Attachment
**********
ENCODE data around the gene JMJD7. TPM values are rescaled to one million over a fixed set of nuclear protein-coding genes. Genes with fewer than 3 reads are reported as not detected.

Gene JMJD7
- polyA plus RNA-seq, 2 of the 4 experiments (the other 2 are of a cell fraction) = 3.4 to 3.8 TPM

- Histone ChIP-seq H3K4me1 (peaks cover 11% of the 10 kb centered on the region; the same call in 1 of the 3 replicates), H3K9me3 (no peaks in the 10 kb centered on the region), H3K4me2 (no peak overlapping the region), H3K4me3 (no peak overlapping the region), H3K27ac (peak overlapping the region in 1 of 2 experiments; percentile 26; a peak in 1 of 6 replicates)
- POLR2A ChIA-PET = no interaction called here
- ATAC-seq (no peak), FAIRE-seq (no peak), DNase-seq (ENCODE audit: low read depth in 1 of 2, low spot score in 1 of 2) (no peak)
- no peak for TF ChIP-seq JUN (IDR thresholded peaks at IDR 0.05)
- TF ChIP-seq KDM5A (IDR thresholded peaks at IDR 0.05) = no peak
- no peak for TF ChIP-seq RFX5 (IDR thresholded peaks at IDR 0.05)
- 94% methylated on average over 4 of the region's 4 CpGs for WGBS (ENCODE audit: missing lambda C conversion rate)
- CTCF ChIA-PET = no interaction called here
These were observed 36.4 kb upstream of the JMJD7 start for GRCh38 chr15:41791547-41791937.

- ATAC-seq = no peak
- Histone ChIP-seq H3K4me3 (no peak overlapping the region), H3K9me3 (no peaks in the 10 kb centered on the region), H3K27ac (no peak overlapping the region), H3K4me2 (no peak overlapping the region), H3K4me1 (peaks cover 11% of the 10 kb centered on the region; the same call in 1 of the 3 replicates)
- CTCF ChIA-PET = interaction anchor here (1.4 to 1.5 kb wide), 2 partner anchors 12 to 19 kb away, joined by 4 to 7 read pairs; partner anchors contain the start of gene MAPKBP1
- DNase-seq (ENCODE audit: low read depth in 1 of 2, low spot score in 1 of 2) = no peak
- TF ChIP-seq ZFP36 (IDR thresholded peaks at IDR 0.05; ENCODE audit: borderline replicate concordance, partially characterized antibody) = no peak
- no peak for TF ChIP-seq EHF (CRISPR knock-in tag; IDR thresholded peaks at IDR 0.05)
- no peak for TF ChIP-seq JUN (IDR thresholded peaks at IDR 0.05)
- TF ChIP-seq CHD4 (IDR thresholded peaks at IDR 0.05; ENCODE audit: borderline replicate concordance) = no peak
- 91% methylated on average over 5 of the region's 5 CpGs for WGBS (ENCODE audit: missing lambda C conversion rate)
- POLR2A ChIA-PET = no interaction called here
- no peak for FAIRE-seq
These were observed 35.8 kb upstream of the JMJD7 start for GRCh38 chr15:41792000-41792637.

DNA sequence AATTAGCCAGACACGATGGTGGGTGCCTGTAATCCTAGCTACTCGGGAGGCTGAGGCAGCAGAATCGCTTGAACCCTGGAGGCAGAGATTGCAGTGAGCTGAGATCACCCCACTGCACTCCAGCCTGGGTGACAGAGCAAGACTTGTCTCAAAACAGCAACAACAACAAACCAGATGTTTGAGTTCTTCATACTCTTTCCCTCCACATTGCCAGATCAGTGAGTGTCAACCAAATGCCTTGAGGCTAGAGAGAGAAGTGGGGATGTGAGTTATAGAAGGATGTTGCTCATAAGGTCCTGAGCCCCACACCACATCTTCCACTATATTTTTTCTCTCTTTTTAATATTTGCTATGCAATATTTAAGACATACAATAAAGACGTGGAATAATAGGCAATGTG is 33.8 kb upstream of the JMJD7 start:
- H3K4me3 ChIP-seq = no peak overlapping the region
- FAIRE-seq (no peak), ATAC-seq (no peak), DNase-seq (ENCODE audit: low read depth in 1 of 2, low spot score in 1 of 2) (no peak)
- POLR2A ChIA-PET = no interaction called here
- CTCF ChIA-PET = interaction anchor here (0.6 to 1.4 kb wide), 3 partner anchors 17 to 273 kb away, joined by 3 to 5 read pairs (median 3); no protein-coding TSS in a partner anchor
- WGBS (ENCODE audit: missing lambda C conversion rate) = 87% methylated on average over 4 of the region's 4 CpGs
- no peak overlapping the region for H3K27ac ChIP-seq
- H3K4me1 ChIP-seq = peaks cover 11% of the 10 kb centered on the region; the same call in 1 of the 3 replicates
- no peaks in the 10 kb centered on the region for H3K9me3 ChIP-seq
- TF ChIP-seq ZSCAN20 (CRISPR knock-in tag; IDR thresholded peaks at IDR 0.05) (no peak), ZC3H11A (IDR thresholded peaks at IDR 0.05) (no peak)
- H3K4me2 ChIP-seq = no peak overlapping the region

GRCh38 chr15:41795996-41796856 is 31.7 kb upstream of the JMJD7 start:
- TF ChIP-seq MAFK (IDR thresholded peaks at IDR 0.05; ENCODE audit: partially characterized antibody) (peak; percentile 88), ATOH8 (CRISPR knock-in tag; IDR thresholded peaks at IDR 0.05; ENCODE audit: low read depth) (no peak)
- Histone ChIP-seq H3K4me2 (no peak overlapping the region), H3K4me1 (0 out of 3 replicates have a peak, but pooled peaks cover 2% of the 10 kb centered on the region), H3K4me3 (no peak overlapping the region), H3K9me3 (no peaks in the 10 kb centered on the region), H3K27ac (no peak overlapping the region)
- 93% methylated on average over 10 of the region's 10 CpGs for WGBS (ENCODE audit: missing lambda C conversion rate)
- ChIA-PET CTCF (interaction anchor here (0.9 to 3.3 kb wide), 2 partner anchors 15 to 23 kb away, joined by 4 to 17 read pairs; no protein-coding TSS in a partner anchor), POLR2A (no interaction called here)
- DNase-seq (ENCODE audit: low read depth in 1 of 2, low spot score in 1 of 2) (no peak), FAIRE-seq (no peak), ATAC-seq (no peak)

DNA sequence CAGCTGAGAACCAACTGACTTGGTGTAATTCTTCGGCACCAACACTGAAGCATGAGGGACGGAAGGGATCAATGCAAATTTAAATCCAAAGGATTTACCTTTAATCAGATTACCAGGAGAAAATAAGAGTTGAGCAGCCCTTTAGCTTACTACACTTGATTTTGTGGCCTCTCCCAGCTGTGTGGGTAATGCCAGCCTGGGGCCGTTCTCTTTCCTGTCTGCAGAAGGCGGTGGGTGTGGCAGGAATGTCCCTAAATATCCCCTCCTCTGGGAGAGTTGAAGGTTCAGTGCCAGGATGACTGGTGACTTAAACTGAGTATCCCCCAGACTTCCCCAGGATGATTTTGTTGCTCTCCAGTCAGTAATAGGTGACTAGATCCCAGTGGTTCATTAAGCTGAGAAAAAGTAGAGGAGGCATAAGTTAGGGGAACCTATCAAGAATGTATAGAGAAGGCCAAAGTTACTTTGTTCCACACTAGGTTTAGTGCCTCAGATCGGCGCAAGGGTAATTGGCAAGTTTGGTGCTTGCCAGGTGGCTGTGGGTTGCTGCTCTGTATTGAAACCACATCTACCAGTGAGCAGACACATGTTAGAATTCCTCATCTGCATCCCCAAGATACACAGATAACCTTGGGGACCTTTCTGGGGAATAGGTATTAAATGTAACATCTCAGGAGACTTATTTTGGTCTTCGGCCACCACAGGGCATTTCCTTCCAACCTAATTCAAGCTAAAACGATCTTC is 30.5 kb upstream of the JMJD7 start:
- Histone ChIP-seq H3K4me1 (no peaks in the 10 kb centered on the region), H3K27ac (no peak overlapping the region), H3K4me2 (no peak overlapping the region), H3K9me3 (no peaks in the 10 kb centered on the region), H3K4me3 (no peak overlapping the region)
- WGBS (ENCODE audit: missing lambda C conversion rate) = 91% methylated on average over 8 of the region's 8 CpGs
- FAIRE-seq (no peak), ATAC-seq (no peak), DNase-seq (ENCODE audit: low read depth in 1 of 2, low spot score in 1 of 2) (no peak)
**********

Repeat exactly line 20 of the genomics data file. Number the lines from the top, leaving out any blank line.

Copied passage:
- TF ChIP-seq CHD4 (IDR thresholded peaks at IDR 0.05; ENCODE audit: borderline replicate concordance) = no peak